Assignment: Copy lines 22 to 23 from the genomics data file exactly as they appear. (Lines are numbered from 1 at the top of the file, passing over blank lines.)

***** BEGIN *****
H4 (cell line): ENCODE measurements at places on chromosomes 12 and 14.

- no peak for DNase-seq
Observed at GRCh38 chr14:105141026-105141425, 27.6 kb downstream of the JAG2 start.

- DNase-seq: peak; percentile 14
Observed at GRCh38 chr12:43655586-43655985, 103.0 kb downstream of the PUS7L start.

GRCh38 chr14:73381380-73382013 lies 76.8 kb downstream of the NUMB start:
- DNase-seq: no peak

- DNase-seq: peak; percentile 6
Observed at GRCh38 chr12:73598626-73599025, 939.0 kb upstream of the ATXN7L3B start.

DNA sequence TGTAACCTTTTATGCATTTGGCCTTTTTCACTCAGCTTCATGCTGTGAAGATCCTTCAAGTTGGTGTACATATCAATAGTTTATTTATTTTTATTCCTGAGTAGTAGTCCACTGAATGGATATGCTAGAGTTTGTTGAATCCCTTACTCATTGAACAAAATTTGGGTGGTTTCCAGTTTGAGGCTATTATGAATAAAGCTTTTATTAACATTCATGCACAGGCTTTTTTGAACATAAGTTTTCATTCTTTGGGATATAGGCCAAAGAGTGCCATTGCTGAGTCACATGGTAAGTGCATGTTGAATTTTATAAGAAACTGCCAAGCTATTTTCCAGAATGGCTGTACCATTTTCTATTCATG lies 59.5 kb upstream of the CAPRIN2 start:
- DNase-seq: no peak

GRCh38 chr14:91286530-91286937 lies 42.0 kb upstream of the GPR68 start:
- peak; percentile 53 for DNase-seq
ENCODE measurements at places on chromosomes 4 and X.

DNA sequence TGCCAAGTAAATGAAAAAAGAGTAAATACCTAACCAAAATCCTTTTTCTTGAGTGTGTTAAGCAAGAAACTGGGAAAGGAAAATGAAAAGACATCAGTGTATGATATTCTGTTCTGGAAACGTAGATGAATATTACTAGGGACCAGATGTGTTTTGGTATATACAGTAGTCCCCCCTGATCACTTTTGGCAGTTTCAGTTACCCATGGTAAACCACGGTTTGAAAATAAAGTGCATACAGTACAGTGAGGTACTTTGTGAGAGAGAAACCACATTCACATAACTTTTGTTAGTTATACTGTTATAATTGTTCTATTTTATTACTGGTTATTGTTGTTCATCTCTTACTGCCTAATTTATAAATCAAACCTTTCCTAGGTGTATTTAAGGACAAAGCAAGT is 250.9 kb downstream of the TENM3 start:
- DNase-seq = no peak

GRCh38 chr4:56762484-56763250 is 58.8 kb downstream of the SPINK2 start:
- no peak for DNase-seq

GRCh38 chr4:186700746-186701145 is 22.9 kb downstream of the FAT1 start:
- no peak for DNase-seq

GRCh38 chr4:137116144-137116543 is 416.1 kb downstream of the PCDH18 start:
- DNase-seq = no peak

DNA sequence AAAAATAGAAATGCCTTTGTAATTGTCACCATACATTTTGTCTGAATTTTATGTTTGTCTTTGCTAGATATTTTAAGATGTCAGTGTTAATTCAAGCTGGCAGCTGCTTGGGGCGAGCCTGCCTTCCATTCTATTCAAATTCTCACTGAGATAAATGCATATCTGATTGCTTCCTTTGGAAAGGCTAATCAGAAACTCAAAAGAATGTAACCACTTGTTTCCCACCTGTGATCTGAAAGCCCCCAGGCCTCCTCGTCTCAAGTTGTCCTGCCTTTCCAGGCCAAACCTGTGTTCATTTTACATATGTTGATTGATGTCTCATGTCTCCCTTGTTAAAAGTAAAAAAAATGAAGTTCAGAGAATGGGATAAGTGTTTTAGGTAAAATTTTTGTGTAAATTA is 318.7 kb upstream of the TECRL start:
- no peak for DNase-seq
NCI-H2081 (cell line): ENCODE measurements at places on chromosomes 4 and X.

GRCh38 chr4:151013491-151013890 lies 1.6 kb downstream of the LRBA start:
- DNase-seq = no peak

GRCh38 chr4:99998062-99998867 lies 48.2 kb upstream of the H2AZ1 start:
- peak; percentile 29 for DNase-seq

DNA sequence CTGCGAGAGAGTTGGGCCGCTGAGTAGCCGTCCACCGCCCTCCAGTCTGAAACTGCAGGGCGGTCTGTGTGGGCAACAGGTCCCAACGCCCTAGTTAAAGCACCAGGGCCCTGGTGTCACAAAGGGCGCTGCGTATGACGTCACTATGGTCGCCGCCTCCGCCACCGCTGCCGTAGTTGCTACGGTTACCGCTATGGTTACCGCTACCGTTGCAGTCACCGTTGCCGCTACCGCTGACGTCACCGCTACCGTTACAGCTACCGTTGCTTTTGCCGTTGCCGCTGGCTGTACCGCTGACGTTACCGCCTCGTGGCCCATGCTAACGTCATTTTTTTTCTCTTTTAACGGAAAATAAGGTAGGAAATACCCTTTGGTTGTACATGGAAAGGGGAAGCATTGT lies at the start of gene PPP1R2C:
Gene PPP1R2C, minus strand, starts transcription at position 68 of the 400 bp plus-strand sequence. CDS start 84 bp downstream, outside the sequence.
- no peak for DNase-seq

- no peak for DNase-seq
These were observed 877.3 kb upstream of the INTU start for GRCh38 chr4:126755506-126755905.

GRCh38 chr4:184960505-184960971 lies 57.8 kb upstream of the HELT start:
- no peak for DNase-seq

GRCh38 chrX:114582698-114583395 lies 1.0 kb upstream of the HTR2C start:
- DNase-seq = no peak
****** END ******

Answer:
- DNase-seq = no peak

DNA sequence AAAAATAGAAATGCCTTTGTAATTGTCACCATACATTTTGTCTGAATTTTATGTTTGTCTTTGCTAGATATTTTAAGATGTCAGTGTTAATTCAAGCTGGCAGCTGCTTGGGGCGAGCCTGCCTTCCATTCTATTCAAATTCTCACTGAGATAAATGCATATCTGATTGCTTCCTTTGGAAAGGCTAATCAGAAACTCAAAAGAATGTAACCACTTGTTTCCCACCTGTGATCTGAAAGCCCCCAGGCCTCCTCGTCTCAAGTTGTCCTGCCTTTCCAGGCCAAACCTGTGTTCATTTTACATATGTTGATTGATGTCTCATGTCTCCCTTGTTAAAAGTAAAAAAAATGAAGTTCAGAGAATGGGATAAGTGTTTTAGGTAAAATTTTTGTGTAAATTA is 318.7 kb upstream of the TECRL start: